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Innovate UK
Innovate UK

Connecting university academics with private investors

Posted by: , Posted on: - Categories: Funding, Support

One moment from my PhD has stuck with me for many years. It was a moment, in the lab one afternoon where my colleagues and I hit on a pretty good idea for a new product and developed a working prototype which, looking back, we could have used to start a company.

The product was a diode laser amplifier, which had a small but rapidly growing market, and we calculated that by buying-in the most difficult components, and using the university machining shop to make the housing and mounts we could easily assemble these bits together and make a product for a fraction of the price that it was being sold at the time.

So what’s the point of this story?

If you don’t try, you’ll never know.

I’m not saying that we could have sold thousands of these devices, or that we could have easily started a profitable company, the point is that we didn’t even try.

After making two devices (one for us, one for the lab next to ours), we considered our work done, and stopped, for no good reason other than that we didn’t fully realise the full potential of what we had done.

Innovate UK guides government investments in emerging technologies

Fast forward to the present day and I now work for the government’s innovation agency, Innovate UK. My role is to help guide government investments in emerging technologies, such as quantum technologies.

We analyse lots of new technologies that are being researched within universities, and when the time is right invest government money that will help them to transition into a future industry for the UK.

We also connect the right people and companies

Our work is not just about funding, it also helps to connect the right people and companies as well. To achieve this, it’s important that we work with existing companies, to help them learn how to adopt these new technologies, but especially for the really groundbreaking technologies, it is vital that we help and encourage academics to use good ideas to form new spinout companies.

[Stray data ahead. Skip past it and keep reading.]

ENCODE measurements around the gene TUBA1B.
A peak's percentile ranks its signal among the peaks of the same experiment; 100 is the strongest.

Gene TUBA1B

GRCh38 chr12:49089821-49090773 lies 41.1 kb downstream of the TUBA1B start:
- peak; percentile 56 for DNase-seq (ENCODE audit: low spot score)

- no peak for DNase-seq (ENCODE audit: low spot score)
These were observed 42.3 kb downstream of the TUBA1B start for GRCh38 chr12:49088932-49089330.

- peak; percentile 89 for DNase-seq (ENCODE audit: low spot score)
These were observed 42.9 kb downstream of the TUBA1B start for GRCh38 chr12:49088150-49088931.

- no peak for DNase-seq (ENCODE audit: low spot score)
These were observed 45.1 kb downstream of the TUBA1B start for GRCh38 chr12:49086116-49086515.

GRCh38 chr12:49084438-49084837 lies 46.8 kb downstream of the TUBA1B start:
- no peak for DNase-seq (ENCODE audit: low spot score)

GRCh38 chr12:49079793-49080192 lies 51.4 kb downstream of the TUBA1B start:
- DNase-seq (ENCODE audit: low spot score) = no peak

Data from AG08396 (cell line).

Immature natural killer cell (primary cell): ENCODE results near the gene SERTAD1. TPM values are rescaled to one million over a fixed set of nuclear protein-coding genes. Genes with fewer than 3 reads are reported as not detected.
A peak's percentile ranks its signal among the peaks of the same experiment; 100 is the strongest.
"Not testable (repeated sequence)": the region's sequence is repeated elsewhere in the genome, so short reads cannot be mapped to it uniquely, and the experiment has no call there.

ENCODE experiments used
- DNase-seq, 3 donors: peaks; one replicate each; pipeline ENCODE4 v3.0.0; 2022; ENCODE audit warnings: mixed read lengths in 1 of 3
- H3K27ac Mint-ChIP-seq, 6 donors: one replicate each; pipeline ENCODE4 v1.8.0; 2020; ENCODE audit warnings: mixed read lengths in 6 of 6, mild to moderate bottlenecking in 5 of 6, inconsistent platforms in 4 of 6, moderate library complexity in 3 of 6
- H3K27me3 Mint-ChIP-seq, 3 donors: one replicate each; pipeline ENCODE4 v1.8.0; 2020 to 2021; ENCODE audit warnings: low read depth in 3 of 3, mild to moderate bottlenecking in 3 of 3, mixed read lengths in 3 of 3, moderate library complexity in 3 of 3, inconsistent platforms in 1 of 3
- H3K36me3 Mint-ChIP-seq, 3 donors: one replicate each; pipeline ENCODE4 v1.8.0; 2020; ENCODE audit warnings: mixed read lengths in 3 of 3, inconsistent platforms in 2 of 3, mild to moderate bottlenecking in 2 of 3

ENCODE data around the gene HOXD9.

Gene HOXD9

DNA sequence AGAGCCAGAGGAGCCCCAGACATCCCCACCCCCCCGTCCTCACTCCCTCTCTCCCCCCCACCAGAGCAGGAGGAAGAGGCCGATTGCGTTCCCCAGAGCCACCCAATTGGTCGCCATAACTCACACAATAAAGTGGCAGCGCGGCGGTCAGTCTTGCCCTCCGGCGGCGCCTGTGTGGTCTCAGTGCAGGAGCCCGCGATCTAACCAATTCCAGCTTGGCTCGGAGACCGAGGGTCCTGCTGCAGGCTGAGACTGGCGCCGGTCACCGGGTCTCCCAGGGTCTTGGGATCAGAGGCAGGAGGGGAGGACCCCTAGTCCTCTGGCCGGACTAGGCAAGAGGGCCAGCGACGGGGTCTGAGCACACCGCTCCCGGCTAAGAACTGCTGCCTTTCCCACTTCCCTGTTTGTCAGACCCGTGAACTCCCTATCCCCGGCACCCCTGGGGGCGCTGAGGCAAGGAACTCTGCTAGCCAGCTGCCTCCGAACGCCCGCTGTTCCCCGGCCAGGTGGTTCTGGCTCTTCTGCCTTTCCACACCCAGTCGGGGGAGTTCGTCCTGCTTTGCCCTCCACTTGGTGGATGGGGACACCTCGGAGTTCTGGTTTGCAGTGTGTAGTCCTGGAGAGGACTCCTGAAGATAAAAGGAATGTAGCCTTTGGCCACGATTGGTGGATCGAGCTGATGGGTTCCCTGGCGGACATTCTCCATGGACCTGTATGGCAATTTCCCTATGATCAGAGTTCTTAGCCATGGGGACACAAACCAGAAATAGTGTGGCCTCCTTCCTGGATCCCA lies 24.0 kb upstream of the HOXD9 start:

Spinout companies are a vital ingredient to any new industry

These spinout companies are a vital ingredient to any new industry. Spinouts may either grow into large companies for themselves or, more usually, they may be acquired by large companies, helping those companies to grow, and become more innovative.

The world’s first quantum technologies ‘entrepreneur forum’

To help with this task, Innovate UK is working with the science journal Nature, and the company Entrepreneur First to hold the world’s first quantum technologies ‘entrepreneur forum’.

Connecting university academics with private investors, meeting room

This will give inspired academics the chance to win places on Entrepreneur First’s boot camp for new companies. The boot camp is essential to give these spinouts every chance of success.

It gives them the mentoring and support that they need to start thinking in pounds sterling, as well as pi, x, y and z. And, most importantly, if all goes well, Entrepreneur First invests in the company, and introduces them to like-minded investors to really get them started.

Is this attractive to academics?

Well, yes: the first application round received 47 high quality applications for just 5 places. So successful that we are already looking to think about what round 2 looks like.

If you’re interested to see how these 5 applicants hold up in front of a panel of ‘dragons’ consisting of:

  • Hartmut Neven, director of engineering at Google quantum AI labs,
  • Gregoire Ribbordy, founder and CEO of the quantum cryptography company ID Quantique
  • and others, including myself

make sure you come along to our event on the 6th May.

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  1. Comment by Michael Kenward posted on

    Media welcome on 6th May? (Peter Knight can vouch for me.)

    Any venture like this depends not just on mentoring for the usual business challenges, but on how to communicate. Add that to the portfolio.

    My feeling about quantum technologies is that there is a lot more there than there is in graphene which is too vague and squidgy. (I have survived both high temperature superconductors and C60, among other salvation technologies.) But it will take more to sell the story.

    • Replies to Michael Kenward>

      Comment by Richard Murray posted on

      I completely agree that teaching an academics or students how to start a successful company requires a complex, and often hard transition between different cultures, and different ways of communication. I often repeat the saying - 'sell the benefits, not the features', but, unfortunately I don't think there's an easy way to learn this (though some just have it!).

      Media are more than welcome to come along on the 6th May. We'll send you an email invitation.